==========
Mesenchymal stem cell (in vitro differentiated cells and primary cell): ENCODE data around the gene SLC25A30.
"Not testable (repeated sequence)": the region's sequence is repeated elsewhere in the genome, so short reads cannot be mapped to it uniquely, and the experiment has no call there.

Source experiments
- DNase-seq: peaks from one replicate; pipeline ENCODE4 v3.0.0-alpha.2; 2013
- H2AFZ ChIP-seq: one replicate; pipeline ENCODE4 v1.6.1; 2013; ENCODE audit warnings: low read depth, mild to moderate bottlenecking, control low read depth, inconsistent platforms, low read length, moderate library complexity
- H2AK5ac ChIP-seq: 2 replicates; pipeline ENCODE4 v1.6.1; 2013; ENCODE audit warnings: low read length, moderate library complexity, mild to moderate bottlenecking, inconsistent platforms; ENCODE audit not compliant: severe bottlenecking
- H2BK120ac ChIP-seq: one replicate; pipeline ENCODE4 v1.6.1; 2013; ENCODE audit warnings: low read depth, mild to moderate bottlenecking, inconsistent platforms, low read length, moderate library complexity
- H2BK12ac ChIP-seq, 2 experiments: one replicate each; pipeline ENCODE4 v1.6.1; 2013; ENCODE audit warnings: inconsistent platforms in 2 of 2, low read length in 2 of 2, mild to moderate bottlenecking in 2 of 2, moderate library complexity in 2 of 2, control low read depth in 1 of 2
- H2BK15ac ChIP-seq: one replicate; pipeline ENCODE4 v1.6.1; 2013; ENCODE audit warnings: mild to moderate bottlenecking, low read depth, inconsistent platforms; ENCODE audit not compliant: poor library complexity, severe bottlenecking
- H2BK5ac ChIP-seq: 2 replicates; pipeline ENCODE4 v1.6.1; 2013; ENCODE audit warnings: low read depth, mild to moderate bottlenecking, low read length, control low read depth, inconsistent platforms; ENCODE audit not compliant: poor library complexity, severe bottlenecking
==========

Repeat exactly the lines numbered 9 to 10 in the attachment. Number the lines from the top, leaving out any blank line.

- H2BK15ac ChIP-seq: one replicate; pipeline ENCODE4 v1.6.1; 2013; ENCODE audit warnings: mild to moderate bottlenecking, low read depth, inconsistent platforms; ENCODE audit not compliant: poor library complexity, severe bottlenecking
- H2BK5ac ChIP-seq: 2 replicates; pipeline ENCODE4 v1.6.1; 2013; ENCODE audit warnings: low read depth, mild to moderate bottlenecking, low read length, control low read depth, inconsistent platforms; ENCODE audit not compliant: poor library complexity, severe bottlenecking